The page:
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Joined: 02 Feb 2003
Posts: 895
Attn: Forum Members with Knowledge of American Tribal Law...  Reply with quote  

Specifically the actual process of going to tribal court. Is it more like that of Americas assembly line style judicial system and the "the defendants are just a file and the only thing that matters is can I get a win and how do I do it while giving the harshest plea possible regardless of whatever significant stiplations surrounding the case there are" public servants we call attorneys?

.... Sorry to rant off topic but a perfect example of this is when police will place a "bait bike" out in front of a liquor store or something, except they'll make sure its a $4,500 Cannondale so they can send the poor bum to prison for 5 years. The cop gets a bigish bust, the A.D.A. get's an open and shut plea case straight to DOC and a win on the record and the private prison industry gets to increase profits by getting another sub-human to work at slave-esque wages. Not to mention when... or IF he makes it out of the system the parole of probation of whatever he would get to help "keep him on the straight and narrow" is actually designed to not only suck money from him but to do so while making it as probable as possible for him to fall back into the system, do not pass go, do not collect $200....

Or is it low key more like you sit in the room with a couple elders and have a conversation? I'm trying to find out from someone who knows first hand. I'll explain more if anyone is at all familiar with tribal courts. Thanks for taking the time to read and I hope all is well with everybody.
Post Sun Dec 30, 2012 1:35 am
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Joined: 12 Dec 2002
Posts: 11631
Location: MI
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i dont believe there is just general 'tribal law' each tribe would have its own set of laws i would imagine
Post Sun Dec 30, 2012 10:59 am
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Joined: 25 Aug 2006
Posts: 8547
Location: Third Coast
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Tribal courts are still legitimate legal institutions, and they must make themselves juridically compatible with federal courts. This is because the reservation exists in a weird liminal zone above state law but below the federal system. They are not archaic or outmoded places where your violation will be chatted over amongst old dudes. Laws will vary based on the reservation, but obviously the vast majority of laws will be the same. If you committed a crime on the reservation, or against someone from that reservation, then you cannot appeal to move the case to state court as the tribe holds jurisdiction. Unless, per the point above, it was a federal crime. I recommend going to the library and getting some books on federal Indian law. You can also inquire about statutes of Indian law on the reservation. David Getches and Elmer Bennett have good texts on the subject.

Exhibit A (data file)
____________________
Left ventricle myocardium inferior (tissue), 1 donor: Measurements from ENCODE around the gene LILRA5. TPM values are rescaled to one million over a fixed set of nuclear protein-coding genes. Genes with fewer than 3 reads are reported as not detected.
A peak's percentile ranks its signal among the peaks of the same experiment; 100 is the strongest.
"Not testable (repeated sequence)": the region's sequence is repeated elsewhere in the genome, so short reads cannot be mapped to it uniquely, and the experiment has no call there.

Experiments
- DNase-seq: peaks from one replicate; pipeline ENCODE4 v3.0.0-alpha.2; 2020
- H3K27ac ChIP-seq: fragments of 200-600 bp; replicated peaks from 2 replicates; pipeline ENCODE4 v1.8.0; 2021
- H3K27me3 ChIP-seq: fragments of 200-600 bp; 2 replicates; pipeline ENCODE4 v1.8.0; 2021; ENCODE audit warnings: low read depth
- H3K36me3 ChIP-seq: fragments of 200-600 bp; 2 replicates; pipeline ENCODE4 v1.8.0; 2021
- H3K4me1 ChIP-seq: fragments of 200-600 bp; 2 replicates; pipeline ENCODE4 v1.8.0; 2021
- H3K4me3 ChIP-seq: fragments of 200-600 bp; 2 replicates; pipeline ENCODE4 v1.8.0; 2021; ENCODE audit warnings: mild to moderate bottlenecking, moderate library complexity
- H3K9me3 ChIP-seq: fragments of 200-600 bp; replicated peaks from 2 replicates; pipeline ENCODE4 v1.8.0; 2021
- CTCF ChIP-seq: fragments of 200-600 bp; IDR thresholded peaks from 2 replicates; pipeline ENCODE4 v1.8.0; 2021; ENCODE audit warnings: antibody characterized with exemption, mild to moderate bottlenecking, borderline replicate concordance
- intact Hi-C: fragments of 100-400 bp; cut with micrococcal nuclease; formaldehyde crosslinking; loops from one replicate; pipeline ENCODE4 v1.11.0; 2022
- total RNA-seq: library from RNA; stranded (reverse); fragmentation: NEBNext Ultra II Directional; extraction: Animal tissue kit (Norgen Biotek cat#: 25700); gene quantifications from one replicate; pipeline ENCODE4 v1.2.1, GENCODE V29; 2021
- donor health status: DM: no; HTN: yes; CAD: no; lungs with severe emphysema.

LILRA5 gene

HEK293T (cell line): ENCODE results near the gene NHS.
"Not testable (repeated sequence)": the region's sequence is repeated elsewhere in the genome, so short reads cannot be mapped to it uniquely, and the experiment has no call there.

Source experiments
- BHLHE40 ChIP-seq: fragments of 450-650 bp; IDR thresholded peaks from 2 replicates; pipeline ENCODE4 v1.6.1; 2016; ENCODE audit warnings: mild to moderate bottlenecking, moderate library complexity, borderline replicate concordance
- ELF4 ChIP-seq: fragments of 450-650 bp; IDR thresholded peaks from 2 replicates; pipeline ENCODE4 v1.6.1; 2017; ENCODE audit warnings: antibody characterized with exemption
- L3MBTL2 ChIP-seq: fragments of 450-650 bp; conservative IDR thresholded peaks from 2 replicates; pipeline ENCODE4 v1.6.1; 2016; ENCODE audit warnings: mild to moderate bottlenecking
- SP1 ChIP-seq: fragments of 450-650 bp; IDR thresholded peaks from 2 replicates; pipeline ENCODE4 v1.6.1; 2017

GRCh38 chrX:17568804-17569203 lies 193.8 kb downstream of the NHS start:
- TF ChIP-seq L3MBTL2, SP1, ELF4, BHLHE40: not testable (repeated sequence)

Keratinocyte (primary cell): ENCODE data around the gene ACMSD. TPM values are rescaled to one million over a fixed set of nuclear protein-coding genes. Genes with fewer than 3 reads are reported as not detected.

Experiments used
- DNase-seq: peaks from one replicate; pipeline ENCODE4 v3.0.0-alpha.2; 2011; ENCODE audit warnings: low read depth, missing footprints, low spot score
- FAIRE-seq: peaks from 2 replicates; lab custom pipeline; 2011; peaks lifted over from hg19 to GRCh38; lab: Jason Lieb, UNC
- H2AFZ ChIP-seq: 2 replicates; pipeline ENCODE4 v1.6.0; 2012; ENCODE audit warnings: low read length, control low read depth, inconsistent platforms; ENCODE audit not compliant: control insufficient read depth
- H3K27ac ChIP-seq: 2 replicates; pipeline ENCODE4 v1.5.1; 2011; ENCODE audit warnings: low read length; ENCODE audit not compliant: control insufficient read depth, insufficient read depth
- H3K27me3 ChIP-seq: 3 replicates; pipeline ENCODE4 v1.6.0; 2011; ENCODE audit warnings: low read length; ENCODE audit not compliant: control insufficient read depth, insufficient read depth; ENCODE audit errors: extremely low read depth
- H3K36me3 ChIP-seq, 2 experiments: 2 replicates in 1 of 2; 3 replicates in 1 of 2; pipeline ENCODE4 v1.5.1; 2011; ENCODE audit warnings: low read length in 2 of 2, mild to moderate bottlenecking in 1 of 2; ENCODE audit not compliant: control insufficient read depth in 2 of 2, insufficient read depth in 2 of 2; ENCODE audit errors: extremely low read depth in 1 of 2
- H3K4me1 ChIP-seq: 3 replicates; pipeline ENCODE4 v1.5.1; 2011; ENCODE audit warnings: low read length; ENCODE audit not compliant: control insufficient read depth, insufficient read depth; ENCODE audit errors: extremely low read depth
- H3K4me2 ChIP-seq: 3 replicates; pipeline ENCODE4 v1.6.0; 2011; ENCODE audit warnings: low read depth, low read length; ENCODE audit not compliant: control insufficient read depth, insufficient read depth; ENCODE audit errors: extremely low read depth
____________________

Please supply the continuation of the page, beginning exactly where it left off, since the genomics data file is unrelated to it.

Post Sun Dec 30, 2012 3:17 pm
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Joined: 17 Feb 2007
Posts: 602
Location: Aus.
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Not native American, but heres a link talking about Aboriginal tribal law. It may be of some interest to you. I have heard through word of mouth, basically whats outlined in this piece.

I heard they would often be punished under both, the tribal and western laws. Which is contrary to what the article says, at least from my interpretation.
Post Wed Jan 02, 2013 7:58 pm
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Joined: 25 Aug 2006
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Location: Third Coast
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I don't know this, as I am not a legal expert, but I suspect that in the US, because federal law supersedes tribal law, you could not be tried twice for the same crime under the Constitution. Also, felony crimes can be remanded to the state by order of the federal government, especially if the crime was not committed between residents and non-residents of a reservation.

For instance, when I lived in just outside of a reservation I would routinely see tribal police patrolling the roads, and venturing outside of the reservation. I presume the would often serve as backup for off-reservation crimes, but I don't know. Anyway, a civil offense committed on the reservation would be dealt with by the tribal government, with no recourse by the individual. A criminal offense would be dealt with by the tribal government unless 1) the tribal government handed the case over to the state, which was at the tribe's discretion, or 2) the federal government compelled the tribal government to turn over the case. I suspect what all of this boils down to is the relationship between any particular reservation and the state government.
Post Wed Jan 02, 2013 8:41 pm
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